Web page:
An Explanation in Keyword Argument Section Confuses Me

Hi everybody!

I read this explanation about Keyword Arguments and I’m confused by it.

image
What is that supposed to mean? Are that two def commands in the different scenario? Or it pictures twice declarations? Why is defining special_item first is not valid?

Thank you very much,

Abdul Mubdi

HI @abdulmbindar.

It looks like you have two different terms confused. The function definitions you have shown are to demonstatre default arguments (these don’t have to be specified when calling the function, they have a default value).

def func(name, age=10):
    return f"My name is {name} and my age is {age}"


print(func("Barry"))  # relies on the default age, which is 10
Out: My name is Barry and my age is 10
print(func("Barry", age=100))  # can be called with a keyword argument
Out: My name is Barry and my age is 100
print(func("Barry", 200))  # a keyword argument isn't necessary though
Out: My name is Barry and my age is 200  # it will default to the order the names are defined


def func(age=10, name):  # This will throw an error, defaults cannot come before positionals.
    return

Two functions are used to show that positional arguments must come ahead of default arguments. The first one will throw an error. This is to avoid potential confusion when calling the function.

As for keyword arguments-
If you called a function with a named argument, that would be a keyword argument, e.g.

def func(a, b):
    return a * b


func(1, b=3)  # b=3 would be the keyword argument.
func(b=3, a=1)  # two keyword arguments here, we can ignore order when using keyword arguments
func(a=1, 3)  # will throw an error because a keyword argument a=3, appears before a positional argument
func(c=1, b=3)  # will throw an error as c is not a valid argument name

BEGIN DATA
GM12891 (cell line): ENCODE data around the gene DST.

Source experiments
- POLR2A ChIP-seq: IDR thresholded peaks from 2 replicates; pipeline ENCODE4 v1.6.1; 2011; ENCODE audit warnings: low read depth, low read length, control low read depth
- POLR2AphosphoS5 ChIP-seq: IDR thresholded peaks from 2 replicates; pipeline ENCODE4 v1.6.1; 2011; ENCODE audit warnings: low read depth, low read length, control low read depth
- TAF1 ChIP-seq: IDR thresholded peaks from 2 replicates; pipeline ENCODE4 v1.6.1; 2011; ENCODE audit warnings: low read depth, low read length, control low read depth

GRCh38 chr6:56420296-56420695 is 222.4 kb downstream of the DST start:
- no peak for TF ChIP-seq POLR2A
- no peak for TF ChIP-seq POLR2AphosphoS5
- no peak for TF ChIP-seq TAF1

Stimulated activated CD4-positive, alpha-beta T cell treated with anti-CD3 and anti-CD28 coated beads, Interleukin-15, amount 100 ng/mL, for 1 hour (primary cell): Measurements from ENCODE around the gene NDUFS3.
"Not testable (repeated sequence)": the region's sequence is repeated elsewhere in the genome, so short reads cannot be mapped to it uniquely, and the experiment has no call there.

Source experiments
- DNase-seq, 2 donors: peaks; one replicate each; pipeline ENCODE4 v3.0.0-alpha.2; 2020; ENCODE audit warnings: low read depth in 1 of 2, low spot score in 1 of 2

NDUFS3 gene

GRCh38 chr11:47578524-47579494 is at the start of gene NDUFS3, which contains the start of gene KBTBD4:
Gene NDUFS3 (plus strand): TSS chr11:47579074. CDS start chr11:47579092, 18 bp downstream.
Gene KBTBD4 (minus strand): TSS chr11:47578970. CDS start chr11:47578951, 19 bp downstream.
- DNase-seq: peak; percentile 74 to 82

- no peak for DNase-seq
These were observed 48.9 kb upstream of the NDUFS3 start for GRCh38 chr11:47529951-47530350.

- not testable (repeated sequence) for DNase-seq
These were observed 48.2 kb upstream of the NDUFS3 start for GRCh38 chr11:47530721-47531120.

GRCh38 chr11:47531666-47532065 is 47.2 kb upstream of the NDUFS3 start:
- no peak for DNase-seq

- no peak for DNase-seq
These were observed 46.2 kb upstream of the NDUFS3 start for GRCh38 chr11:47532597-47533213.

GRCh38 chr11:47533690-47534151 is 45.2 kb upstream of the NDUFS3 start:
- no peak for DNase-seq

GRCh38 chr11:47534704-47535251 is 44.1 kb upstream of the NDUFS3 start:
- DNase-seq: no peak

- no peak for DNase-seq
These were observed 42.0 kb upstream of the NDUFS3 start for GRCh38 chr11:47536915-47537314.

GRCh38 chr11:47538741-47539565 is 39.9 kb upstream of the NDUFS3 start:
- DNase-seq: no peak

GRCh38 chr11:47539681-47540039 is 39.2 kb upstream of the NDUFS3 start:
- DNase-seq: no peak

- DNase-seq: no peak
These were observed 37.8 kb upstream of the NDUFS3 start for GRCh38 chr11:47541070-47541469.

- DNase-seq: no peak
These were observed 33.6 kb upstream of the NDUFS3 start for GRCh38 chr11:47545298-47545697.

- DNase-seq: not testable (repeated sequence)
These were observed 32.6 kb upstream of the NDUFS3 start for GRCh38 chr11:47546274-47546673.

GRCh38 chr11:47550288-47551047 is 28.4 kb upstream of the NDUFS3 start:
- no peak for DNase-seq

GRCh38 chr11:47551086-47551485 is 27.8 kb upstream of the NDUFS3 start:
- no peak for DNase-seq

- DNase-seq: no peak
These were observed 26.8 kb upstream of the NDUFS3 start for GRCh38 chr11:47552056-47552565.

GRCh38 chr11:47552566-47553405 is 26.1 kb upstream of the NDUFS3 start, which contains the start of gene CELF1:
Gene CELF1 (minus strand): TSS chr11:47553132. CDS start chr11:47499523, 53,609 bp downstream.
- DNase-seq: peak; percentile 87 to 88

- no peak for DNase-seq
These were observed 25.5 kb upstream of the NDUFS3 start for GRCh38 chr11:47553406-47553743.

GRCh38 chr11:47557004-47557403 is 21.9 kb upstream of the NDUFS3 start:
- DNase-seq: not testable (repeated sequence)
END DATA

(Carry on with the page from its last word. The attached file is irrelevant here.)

It’s’s just an argument to a function call where the name is assigned.

Keywrod arguments can be confused with the arbitrary keyword arguments signified by ** in the function definition but you’ll probably come across this later and you can ignore it for now. It’s the terminology rather than their use which is a bit iffy.

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Hi @tgrtim

Thank you for answering my question quickly. Apparently it took me a day to understand it. :grin:

So now that I feel like I get it, I want to rephrase those explanation to make sure that I indeed do:

Python won’t let you type a default argument at the beginning of parameter assignment. If you want to specify one or more of the parameter to have a default value, make sure you place it at least at the second position unless you want all the parameters to have a default value.

Did I say that correctly?

Thank you very much

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Edit: see this FAQ answer for more detail.

Rather than second position or at the beginning it’s more like any default arguments must come after all positional arguments when defining the function.

def func(a=3, b=1):  # default at the beginning is fine
    pass
def func(a, b, c, d=10, e, f=range(100)):
    pass  # throws an error because a default (d) comes before a positional (e)
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Alright, thank you so much!

1 Like